Archive for solution for weeds

Reclaiming the Garden

Posted in Solutions with tags , , , , , , , , , , , , on August 6, 2010 by PickMeYard

There’s nothing I could say about weeds that hasn’t already been said.  Everybody is looking for the solution.  I think the best solution is to learn to tolerate them… to a point.  I’ve been educating myself recently on which ones are actually edible.  A surprising amount of them can be eaten by humans.  I was weeding today and worked up the nerve to nibble on some purslane.  It wasn’t bad at all and I was pleasantly surprised.  Grayson was thrilled.  He won’t eat brocoli or spinach but he thinks purslane is delicious.  Kids are hilarious. 

I bought a fantastic book recently at the Seminole Indian reservation called “Healing Plants; Medicine of the Florida Seminole Indians” by Alice Snow and Susan Stans.  It’s the first published record of Florida Seminole herbal medicine and ancient healing practices.  It explains the uses for quail’s foot and lizard tail.  Don’t get excited, they’re just plants.   I just love to learn about nature’s remedies.  I’ve gone off my topic though.  My topic is about removing the weeds and reclaiming my garden space from them. 

This was my vegetable garden about a month ago. No, I don't work in my garden everyday during the summer. I haven't done much work in it this summer at all... too hot.

 

This is my vegetable garden today. I reclaimed it. That's cassava in the picture.

 

The clear plastic I put down will solarize the soil.  The heat generated will kill the weeds, diseases and pests (especially nematodes) in the top soil and make our garden ready to plant in September (or early October).  It isn’t the ultimate solution though because the plastic breaks down rather quickly and then it goes into a landfill.  This method works best for me because I don’t have to use any chemicals (which I despise) and it gives me a reprieve from pulling weeds for a couple of months.  It actually gives me a much-needed break from the vegetable garden and keeps it looking tidy.  I tend to use this time to focus on my fruit trees and add manure around their bases.  The summer rains wash away a lot of nutrients. 

This was the garden bed yesterday.

 

This is the garden bed today. It could probably be described as back-breaking work. I think it makes the food taste better and be more appreciated.

 

Even after all the weed pulling, there are still weeds coming through all the cracks around my garden beds.  I can live with these.  They always go away in the winter anyway.  One of my big problems this summer was the eleven different kinds of mint we planted.  Grayson and I loved it so, so much.  Everybody told us not to plant it in our garden but we wouldn’t listen.  I rationalized it by saying that it would crowd out the other weeds that I didn’t want and every step through it would smell like mint.  It did smell lovely but it sent runners underground in all different directions and spread like fire.  I pulled every bit of it up and out of the garden. We will keep it in pots from now on… lesson learned.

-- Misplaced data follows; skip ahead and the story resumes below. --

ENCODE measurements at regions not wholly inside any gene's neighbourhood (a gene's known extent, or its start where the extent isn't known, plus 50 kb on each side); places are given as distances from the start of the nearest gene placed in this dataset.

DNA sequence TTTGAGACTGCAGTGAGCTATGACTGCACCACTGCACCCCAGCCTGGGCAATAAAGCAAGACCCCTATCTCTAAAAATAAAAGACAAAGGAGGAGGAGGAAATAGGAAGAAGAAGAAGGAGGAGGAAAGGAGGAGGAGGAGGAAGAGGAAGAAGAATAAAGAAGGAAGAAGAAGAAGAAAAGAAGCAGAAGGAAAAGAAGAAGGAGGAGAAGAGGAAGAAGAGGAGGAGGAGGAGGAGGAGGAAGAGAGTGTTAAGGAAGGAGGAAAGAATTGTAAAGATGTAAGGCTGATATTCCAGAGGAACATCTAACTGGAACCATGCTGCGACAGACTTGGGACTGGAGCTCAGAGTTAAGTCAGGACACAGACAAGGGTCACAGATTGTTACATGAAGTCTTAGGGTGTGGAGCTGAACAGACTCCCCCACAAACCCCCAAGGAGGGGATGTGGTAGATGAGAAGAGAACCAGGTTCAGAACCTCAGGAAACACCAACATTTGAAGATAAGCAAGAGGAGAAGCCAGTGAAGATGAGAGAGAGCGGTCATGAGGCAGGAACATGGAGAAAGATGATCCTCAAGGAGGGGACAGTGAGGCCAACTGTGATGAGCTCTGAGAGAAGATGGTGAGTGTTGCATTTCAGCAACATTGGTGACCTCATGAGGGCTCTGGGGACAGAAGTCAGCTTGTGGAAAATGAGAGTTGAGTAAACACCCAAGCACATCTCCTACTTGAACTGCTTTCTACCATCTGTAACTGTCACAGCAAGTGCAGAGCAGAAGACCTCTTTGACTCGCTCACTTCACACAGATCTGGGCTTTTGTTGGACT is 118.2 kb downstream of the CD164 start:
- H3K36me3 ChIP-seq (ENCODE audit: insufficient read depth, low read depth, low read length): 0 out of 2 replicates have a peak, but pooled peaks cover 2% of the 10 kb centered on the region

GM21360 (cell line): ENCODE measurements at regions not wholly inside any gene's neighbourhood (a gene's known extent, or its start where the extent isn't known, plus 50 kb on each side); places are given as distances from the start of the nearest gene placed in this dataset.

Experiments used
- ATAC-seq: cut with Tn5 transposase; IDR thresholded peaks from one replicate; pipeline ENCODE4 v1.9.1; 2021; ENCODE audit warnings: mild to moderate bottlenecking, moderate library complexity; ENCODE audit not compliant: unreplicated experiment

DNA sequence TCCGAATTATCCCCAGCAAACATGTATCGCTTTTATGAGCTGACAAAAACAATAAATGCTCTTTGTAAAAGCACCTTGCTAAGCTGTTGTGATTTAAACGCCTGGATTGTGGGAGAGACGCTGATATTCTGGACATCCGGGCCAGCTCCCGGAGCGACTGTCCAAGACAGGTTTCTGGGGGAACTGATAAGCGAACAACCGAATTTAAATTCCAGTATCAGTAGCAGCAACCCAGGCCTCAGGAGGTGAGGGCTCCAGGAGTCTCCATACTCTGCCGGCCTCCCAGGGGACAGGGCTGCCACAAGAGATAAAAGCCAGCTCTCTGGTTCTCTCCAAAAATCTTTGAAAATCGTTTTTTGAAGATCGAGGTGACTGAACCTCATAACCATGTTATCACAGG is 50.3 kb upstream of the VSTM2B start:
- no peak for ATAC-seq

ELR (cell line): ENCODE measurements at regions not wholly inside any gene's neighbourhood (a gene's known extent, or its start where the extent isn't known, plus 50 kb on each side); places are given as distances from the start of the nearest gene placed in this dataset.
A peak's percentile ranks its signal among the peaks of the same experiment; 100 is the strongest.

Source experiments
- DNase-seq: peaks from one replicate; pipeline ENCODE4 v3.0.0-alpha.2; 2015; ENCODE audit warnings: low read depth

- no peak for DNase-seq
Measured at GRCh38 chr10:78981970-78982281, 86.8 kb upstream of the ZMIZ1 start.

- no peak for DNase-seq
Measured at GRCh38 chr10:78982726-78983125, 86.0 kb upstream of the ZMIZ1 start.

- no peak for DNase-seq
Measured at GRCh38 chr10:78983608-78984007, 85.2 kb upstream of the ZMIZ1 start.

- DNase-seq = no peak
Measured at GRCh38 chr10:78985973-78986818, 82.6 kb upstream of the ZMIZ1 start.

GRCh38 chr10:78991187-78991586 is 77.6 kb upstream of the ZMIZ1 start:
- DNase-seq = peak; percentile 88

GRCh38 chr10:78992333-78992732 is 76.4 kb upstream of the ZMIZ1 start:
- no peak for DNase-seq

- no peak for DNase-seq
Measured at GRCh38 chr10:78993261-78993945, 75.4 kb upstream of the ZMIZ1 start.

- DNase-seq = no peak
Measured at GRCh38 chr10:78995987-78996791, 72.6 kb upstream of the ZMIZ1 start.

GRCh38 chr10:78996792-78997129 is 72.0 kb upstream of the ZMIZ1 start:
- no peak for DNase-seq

The African basil is thriving in the heat. The bees are all over it and dash madly from flower to flower.

 

Honeybees on the African Basil.

 

The papaya trees are loaded with blooms about to set fruit.

 

The coneflowers love the summer heat.

 

Sugar cane in our yard. We've given it a large area.

 

Our little banty chicken (the boss) has been extremely broody. We put the fertile duck eggs under her because the duck is not interested in being a mother.

 

We had to give broody "Sweet Pea" her own box because she was causing a traffic jam.

 

This is a new addition to the family. A friend gave her to us because she said it was time to get her out of the house. This young hen has been thoroughly socialized by watching T.V. with her 3-year-old in the living room. There are too many predators outside her house.

 

She is the sweetest little hen ever! She just wants to be held.

 

Our predators are inside our house. This lazy predator won't even kill a roach.

 

It's the dog days of summer alright.

 

The garden is always changing.

 

Come grow with us!